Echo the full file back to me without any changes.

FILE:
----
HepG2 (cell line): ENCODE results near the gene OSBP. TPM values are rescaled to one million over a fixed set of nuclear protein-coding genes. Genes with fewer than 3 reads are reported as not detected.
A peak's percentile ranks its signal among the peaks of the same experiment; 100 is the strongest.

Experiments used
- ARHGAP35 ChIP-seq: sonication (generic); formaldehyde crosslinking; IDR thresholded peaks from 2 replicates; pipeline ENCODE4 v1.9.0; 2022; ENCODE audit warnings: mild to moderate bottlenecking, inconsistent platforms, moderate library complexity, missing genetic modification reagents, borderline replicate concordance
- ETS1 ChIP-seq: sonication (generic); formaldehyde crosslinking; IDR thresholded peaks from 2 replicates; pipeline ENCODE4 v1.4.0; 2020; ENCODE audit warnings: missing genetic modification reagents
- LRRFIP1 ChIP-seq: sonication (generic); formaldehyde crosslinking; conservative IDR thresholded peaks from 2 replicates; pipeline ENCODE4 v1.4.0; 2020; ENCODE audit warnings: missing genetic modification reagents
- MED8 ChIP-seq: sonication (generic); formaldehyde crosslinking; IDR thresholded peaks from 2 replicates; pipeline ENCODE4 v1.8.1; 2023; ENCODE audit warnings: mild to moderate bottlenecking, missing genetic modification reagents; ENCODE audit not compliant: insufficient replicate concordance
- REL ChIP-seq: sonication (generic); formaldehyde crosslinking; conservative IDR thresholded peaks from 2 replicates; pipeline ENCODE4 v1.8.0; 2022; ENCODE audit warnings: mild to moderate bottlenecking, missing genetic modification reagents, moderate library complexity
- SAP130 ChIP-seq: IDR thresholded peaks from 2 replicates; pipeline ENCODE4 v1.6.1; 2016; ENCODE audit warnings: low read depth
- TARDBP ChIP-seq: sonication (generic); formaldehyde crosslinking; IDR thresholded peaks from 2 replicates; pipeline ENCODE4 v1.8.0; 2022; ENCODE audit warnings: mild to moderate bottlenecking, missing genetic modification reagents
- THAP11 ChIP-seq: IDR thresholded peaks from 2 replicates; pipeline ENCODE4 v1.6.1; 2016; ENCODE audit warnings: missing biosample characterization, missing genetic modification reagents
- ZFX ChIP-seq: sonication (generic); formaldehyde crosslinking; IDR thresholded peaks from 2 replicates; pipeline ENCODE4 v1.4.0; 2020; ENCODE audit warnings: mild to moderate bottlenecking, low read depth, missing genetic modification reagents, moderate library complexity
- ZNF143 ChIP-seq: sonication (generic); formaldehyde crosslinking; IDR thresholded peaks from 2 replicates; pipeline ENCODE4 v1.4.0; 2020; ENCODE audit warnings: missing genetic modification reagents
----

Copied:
HepG2 (cell line): ENCODE results near the gene OSBP. TPM values are rescaled to one million over a fixed set of nuclear protein-coding genes. Genes with fewer than 3 reads are reported as not detected.
A peak's percentile ranks its signal among the peaks of the same experiment; 100 is the strongest.

Experiments used
- ARHGAP35 ChIP-seq: sonication (generic); formaldehyde crosslinking; IDR thresholded peaks from 2 replicates; pipeline ENCODE4 v1.9.0; 2022; ENCODE audit warnings: mild to moderate bottlenecking, inconsistent platforms, moderate library complexity, missing genetic modification reagents, borderline replicate concordance
- ETS1 ChIP-seq: sonication (generic); formaldehyde crosslinking; IDR thresholded peaks from 2 replicates; pipeline ENCODE4 v1.4.0; 2020; ENCODE audit warnings: missing genetic modification reagents
- LRRFIP1 ChIP-seq: sonication (generic); formaldehyde crosslinking; conservative IDR thresholded peaks from 2 replicates; pipeline ENCODE4 v1.4.0; 2020; ENCODE audit warnings: missing genetic modification reagents
- MED8 ChIP-seq: sonication (generic); formaldehyde crosslinking; IDR thresholded peaks from 2 replicates; pipeline ENCODE4 v1.8.1; 2023; ENCODE audit warnings: mild to moderate bottlenecking, missing genetic modification reagents; ENCODE audit not compliant: insufficient replicate concordance
- REL ChIP-seq: sonication (generic); formaldehyde crosslinking; conservative IDR thresholded peaks from 2 replicates; pipeline ENCODE4 v1.8.0; 2022; ENCODE audit warnings: mild to moderate bottlenecking, missing genetic modification reagents, moderate library complexity
- SAP130 ChIP-seq: IDR thresholded peaks from 2 replicates; pipeline ENCODE4 v1.6.1; 2016; ENCODE audit warnings: low read depth
- TARDBP ChIP-seq: sonication (generic); formaldehyde crosslinking; IDR thresholded peaks from 2 replicates; pipeline ENCODE4 v1.8.0; 2022; ENCODE audit warnings: mild to moderate bottlenecking, missing genetic modification reagents
- THAP11 ChIP-seq: IDR thresholded peaks from 2 replicates; pipeline ENCODE4 v1.6.1; 2016; ENCODE audit warnings: missing biosample characterization, missing genetic modification reagents
- ZFX ChIP-seq: sonication (generic); formaldehyde crosslinking; IDR thresholded peaks from 2 replicates; pipeline ENCODE4 v1.4.0; 2020; ENCODE audit warnings: mild to moderate bottlenecking, low read depth, missing genetic modification reagents, moderate library complexity
- ZNF143 ChIP-seq: sonication (generic); formaldehyde crosslinking; IDR thresholded peaks from 2 replicates; pipeline ENCODE4 v1.4.0; 2020; ENCODE audit warnings: missing genetic modification reagents